Trudeau Avoiding the Mercury Crisis has Serious Impact on Indigenous Support

in Canada by

With Justin Trudeau seemingly making the best of efforts to provide a healthy living and support for the indigenous people of Canada, it seems Chief Simon Fobister of the Grassy Narrows First Nation is not impressed at all.

He said,

“Trudeau is letting my people down by failing to lead on solving our mercury crisis,”

The statement was said in reply to Prime Minister Trudeau’s plan of action explained on Wednesday in a press conference in Calgary. He said that the Grassy Narrows issue is more on a provincial level than a federal level, but since he has been very involved with the province since the beginning of his campaign, they will ensure that the issue is taken in the right direction.

So basically, what Justin Trudeau did here was very smartly state that this was not his job, but since he wanted the indigenous people to keep supporting him, he would try his best not to forget about the issue.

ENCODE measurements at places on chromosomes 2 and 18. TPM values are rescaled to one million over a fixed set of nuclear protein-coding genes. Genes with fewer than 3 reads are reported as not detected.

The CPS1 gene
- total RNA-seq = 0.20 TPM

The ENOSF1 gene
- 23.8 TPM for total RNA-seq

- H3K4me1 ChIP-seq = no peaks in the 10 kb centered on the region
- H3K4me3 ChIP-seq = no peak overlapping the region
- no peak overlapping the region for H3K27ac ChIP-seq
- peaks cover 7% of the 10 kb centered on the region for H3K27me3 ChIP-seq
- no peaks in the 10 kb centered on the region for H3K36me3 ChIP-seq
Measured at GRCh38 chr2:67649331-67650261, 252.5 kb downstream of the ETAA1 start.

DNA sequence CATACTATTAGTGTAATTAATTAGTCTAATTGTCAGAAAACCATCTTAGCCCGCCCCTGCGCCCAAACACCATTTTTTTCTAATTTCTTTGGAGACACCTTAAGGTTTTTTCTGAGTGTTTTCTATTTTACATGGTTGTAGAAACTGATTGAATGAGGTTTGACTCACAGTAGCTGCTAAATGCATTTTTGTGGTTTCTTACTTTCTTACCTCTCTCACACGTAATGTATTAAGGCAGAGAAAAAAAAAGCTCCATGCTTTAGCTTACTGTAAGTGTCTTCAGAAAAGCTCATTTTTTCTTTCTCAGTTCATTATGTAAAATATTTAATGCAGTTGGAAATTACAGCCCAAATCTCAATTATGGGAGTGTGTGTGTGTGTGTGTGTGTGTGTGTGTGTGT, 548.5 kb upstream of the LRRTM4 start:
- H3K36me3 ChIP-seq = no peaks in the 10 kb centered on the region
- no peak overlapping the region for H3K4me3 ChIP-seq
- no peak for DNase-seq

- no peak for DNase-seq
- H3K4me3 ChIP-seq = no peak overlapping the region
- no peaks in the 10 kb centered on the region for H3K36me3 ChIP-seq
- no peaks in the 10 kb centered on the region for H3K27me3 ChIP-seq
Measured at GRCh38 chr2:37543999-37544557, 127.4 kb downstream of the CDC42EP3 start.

The chief’s reply to the comment stemmed from the fact that in January, Prime Minister Trudeau informed the star that they would help solve the mercury problem once and for all. This sudden back track is not just a cowardly act but constitutes the lack of seriousness that the Trudeau administration is showing towards the indigenous people.

Between the years 1962 and 1970, the Dryden Paper Plant had been disposing off its mercurial waste in the river which is located 100 km upstream of Grassy Narrows. The waste totalled approximately 10 tonnes and is a serious health risk for the people who use the water from the river.

This is yet another one of Justin Trudeau’s promises that have been left unfulfilled or been put off for another time. Mercury poisoning is a very serious matter and for the indigenous communities, this is not just a major health risk but is also threatening to their way of life as the river is a major part of their ongoing daily activities.

Ashley is an experienced and versatile freelance writer with tons of published works both online and in the print media. She has close to two years of writing experience that cuts across several publishing networks, Ashley has followed Canadian conservative news ever since she got her first iPhone.